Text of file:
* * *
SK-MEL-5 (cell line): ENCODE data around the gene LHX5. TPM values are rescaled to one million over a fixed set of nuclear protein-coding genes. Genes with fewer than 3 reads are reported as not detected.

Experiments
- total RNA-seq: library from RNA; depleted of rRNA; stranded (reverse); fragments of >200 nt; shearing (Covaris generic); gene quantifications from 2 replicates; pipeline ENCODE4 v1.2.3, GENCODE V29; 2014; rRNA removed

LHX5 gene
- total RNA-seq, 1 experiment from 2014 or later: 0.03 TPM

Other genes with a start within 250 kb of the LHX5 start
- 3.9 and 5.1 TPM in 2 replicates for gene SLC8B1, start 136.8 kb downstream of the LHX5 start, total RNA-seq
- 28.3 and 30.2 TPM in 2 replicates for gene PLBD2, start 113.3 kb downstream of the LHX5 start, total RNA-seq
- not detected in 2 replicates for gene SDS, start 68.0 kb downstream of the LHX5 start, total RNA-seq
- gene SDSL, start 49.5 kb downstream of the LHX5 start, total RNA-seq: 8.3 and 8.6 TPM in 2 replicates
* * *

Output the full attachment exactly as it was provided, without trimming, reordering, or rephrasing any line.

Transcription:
SK-MEL-5 (cell line): ENCODE data around the gene LHX5. TPM values are rescaled to one million over a fixed set of nuclear protein-coding genes. Genes with fewer than 3 reads are reported as not detected.

Experiments
- total RNA-seq: library from RNA; depleted of rRNA; stranded (reverse); fragments of >200 nt; shearing (Covaris generic); gene quantifications from 2 replicates; pipeline ENCODE4 v1.2.3, GENCODE V29; 2014; rRNA removed

LHX5 gene
- total RNA-seq, 1 experiment from 2014 or later: 0.03 TPM

Other genes with a start within 250 kb of the LHX5 start
- 3.9 and 5.1 TPM in 2 replicates for gene SLC8B1, start 136.8 kb downstream of the LHX5 start, total RNA-seq
- 28.3 and 30.2 TPM in 2 replicates for gene PLBD2, start 113.3 kb downstream of the LHX5 start, total RNA-seq
- not detected in 2 replicates for gene SDS, start 68.0 kb downstream of the LHX5 start, total RNA-seq
- gene SDSL, start 49.5 kb downstream of the LHX5 start, total RNA-seq: 8.3 and 8.6 TPM in 2 replicates